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Summary: This sermon addresses a very common family problem, namely, the old in-law conflict.

Some years ago our Assemblies of God national radio program, Revivaltime, offered a highly controversial book to anyone sending a specified amount to the program.

The book was written by a high profile daughter-in-law. In it she blasts her ex-husband and his famous family. The hot lava freely flows. It was nothing short of venomous.

Basically, it echoed the cry of a young lady hopelessly trapped by what she called "the empire." The empire, in this case, was the massive TV ministry of her father-in-law.

She was expected to fulfill all their requests. No questions were to be asked. She indicated that it was not a matter of a mild form of control. It was total domination. Resentment grew and finally her storybook marriage ended.

That is not an uncommon situation. My experience as a pastor (forty-three years) is that quite often in-laws cross the line. They mean well. They just don’t know where to stop. Inevitably, fractured relationships happen everytime.

Today, I want to focus this message on one of the wisest in-laws in the Bible. Her name is Naomi.

We often hear the words of my text at a wedding. But originally the sentiment expressed was not directed to a husband or a wife.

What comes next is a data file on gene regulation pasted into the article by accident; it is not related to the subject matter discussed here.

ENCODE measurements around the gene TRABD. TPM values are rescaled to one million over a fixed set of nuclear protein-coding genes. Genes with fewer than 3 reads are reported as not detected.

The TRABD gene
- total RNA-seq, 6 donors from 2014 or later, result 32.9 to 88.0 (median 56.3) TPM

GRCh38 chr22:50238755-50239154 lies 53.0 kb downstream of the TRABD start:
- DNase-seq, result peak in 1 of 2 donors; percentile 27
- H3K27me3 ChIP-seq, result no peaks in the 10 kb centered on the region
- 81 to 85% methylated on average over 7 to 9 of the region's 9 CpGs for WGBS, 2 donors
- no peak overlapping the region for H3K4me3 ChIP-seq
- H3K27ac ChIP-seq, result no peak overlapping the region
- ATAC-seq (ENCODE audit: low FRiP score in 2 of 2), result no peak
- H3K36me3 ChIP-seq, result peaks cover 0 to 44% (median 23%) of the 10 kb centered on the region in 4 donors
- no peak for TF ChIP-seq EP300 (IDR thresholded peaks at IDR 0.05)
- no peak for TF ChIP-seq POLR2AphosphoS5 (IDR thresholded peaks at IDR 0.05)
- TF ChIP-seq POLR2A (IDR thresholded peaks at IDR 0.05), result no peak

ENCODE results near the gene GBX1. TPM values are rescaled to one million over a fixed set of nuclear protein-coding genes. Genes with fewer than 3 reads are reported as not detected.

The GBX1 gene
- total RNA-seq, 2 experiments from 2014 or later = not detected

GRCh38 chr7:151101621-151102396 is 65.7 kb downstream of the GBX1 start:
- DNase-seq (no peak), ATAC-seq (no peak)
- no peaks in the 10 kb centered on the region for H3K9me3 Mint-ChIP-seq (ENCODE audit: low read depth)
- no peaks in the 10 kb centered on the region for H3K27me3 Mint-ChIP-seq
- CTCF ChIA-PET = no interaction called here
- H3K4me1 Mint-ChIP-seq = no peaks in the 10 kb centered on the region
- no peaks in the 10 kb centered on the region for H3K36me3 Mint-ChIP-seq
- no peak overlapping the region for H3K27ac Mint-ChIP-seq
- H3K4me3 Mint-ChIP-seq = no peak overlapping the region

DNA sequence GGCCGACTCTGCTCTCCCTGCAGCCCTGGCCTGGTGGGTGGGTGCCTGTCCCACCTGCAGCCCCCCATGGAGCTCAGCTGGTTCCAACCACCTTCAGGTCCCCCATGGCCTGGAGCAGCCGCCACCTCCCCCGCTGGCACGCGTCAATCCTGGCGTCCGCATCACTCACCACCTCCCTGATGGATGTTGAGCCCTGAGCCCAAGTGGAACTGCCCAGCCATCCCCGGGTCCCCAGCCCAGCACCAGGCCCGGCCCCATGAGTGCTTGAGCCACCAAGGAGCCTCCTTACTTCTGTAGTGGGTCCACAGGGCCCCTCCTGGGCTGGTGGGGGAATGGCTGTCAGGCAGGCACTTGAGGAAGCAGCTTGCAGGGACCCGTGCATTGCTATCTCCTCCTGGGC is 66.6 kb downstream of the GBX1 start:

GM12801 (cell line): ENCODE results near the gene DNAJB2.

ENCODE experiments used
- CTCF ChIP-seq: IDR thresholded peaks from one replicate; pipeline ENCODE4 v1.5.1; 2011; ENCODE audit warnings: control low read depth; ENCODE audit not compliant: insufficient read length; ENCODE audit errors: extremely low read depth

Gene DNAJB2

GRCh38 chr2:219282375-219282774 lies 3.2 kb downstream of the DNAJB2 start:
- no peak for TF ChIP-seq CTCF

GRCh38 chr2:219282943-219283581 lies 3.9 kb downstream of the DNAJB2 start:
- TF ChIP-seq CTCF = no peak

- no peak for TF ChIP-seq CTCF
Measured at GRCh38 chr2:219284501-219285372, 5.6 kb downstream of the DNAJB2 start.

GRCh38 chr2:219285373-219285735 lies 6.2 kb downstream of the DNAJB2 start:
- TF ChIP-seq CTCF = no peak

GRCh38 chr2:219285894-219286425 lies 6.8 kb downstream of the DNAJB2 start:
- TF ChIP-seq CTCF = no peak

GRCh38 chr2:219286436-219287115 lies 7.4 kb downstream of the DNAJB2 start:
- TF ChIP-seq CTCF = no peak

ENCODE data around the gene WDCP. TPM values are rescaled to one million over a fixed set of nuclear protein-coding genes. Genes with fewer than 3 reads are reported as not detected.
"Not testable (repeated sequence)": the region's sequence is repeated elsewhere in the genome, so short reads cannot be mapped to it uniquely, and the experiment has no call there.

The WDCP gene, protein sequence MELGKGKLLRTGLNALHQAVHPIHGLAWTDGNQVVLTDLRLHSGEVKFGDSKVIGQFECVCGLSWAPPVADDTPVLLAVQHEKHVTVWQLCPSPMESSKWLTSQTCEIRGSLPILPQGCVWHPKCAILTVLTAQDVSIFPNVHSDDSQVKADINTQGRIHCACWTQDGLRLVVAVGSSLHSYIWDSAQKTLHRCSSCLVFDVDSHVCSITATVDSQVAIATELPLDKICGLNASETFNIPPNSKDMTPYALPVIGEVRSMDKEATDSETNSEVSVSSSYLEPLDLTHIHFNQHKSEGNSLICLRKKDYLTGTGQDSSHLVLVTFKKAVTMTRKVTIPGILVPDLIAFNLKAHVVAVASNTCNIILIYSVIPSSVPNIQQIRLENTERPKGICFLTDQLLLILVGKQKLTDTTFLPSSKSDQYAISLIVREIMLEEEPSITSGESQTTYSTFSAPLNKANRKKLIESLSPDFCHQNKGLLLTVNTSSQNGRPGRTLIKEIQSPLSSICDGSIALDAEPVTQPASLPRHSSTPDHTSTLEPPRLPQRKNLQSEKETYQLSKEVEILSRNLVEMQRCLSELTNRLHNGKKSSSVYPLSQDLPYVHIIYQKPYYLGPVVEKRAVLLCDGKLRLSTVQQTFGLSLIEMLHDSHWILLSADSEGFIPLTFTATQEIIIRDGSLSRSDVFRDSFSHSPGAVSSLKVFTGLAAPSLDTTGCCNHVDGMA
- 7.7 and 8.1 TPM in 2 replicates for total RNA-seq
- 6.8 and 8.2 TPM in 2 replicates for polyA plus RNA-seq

The speaker is Ruth and the object of her affection is her mother-in-law, Naomi.

Naomi and Ruth begin their bonding in the fires of affliction. They are both freshly widowed.

Naomi, hearing that there’s bread in Bethlehem, gets on the road to leave the land of Moab. Orpah and Ruth escort her and then Orpah returns.

Naomi releases Ruth to go back. she says in essence, "Honey, You don’t have to go with me. I know that you have your parents, your family, and your native land. These are all dear to you. Feel free to return."

But Ruth persisted and walked right out of oblivion and into God’s favor. Even a book of the Bible would bear her name and she would be part of the Gentile ancestry of Jesus Christ.

Notice the freedom and release which Naomi exibited. She could have said, "Don’t you think you need to come with me? I’m a lonely widow and I need you." But she didn’t and in this she is a great example to all in-laws. Release... don’t control!

She realized that Ruth had sentimental feelings. She didn’t put her on guilt trip or try to manipulate her.

Parents, stop parenting your married children. Don’t be bossy or inquisitive.

Ruth and Naomi settled down to live in Bethlehem. They continued to treat each other with dignity and respect. Those two traits would solve most family problems.

Ruth begins to fall in love with Boaz. She needs desperately some good motherly advice. Fortunately, she has not closed her spirit to Naomi.

Naomi is acting as a wise mother as she instructs Ruth on the law concerning the Kinsman Redeemer. Notice please that she is leading her and inspiring her. She is not pushing her or controlling her.

Proverbs 31:26 certainly fits Naomi. It says, " She openeth her mouth with wisdom; and in her tongue is the law of kindness."

In time, little Obed showed up. It was a happy day for Naomi. She did not say, " He’s not my son’s baby." Her heart was to big to make such a statement. She took little Obed and began to nurse him.


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